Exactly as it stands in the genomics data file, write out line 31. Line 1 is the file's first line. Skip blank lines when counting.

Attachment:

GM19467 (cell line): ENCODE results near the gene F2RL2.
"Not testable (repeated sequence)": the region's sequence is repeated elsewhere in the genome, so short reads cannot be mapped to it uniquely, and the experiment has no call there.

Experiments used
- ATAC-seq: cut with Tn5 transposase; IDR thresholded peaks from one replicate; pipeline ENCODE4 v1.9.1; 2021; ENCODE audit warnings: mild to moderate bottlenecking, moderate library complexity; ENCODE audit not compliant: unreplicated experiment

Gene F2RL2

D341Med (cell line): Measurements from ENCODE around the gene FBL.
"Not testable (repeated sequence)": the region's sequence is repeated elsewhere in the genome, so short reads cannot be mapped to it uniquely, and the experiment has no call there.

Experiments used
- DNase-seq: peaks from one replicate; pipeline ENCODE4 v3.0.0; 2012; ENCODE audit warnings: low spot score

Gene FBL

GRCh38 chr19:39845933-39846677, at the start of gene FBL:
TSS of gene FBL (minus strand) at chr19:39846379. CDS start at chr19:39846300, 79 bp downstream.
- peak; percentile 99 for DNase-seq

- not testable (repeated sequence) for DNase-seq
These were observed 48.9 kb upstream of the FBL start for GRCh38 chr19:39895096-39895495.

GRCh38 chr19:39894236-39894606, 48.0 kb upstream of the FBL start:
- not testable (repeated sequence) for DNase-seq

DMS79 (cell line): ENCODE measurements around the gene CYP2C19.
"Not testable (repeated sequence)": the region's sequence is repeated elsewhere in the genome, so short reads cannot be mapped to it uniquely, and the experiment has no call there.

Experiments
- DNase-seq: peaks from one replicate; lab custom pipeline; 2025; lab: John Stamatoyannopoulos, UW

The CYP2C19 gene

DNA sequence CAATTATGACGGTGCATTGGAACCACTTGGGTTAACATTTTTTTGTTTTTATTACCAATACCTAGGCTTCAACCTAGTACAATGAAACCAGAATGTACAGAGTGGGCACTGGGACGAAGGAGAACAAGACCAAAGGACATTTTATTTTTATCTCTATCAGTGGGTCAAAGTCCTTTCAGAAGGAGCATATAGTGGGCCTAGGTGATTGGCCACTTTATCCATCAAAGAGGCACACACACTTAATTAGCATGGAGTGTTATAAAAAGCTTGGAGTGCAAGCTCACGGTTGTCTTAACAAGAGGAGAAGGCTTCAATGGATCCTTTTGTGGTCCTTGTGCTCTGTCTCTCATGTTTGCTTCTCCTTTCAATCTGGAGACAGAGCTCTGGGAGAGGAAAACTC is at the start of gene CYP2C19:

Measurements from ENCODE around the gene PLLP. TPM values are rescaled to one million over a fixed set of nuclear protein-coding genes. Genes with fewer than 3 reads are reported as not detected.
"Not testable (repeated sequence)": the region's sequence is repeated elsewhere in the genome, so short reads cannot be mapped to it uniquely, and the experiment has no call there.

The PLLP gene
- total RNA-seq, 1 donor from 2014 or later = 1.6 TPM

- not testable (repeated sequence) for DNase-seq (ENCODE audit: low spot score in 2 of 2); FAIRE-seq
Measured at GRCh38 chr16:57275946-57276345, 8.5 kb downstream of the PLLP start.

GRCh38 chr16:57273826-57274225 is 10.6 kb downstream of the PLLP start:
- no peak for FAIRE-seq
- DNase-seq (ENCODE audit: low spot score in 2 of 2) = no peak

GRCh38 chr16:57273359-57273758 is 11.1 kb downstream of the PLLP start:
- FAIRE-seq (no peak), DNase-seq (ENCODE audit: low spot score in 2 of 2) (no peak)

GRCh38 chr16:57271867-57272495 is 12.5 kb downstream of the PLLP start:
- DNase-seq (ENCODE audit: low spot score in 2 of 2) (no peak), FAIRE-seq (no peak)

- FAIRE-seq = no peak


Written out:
- no peak for FAIRE-seq